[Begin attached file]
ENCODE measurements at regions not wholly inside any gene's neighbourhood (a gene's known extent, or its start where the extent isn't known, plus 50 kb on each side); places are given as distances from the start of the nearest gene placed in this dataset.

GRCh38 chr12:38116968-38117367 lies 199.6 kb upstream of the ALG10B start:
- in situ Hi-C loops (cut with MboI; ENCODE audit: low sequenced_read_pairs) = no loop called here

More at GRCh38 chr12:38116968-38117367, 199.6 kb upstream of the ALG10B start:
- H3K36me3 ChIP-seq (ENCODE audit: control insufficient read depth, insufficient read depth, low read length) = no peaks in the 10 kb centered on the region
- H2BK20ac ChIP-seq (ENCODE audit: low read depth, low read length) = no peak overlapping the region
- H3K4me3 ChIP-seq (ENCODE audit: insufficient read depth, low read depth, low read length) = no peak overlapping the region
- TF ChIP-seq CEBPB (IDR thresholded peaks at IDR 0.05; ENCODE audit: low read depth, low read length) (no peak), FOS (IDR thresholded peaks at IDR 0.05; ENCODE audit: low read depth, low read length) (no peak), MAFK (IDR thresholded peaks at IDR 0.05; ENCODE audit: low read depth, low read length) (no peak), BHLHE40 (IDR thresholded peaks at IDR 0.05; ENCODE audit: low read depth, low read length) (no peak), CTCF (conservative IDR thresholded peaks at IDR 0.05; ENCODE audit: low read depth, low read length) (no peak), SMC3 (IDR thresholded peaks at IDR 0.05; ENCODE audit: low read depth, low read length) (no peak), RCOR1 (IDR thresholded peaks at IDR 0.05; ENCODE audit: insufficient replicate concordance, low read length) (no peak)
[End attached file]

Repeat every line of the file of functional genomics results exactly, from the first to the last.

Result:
ENCODE measurements at regions not wholly inside any gene's neighbourhood (a gene's known extent, or its start where the extent isn't known, plus 50 kb on each side); places are given as distances from the start of the nearest gene placed in this dataset.

GRCh38 chr12:38116968-38117367 lies 199.6 kb upstream of the ALG10B start:
- in situ Hi-C loops (cut with MboI; ENCODE audit: low sequenced_read_pairs) = no loop called here

More at GRCh38 chr12:38116968-38117367, 199.6 kb upstream of the ALG10B start:
- H3K36me3 ChIP-seq (ENCODE audit: control insufficient read depth, insufficient read depth, low read length) = no peaks in the 10 kb centered on the region
- H2BK20ac ChIP-seq (ENCODE audit: low read depth, low read length) = no peak overlapping the region
- H3K4me3 ChIP-seq (ENCODE audit: insufficient read depth, low read depth, low read length) = no peak overlapping the region
- TF ChIP-seq CEBPB (IDR thresholded peaks at IDR 0.05; ENCODE audit: low read depth, low read length) (no peak), FOS (IDR thresholded peaks at IDR 0.05; ENCODE audit: low read depth, low read length) (no peak), MAFK (IDR thresholded peaks at IDR 0.05; ENCODE audit: low read depth, low read length) (no peak), BHLHE40 (IDR thresholded peaks at IDR 0.05; ENCODE audit: low read depth, low read length) (no peak), CTCF (conservative IDR thresholded peaks at IDR 0.05; ENCODE audit: low read depth, low read length) (no peak), SMC3 (IDR thresholded peaks at IDR 0.05; ENCODE audit: low read depth, low read length) (no peak), RCOR1 (IDR thresholded peaks at IDR 0.05; ENCODE audit: insufficient replicate concordance, low read length) (no peak)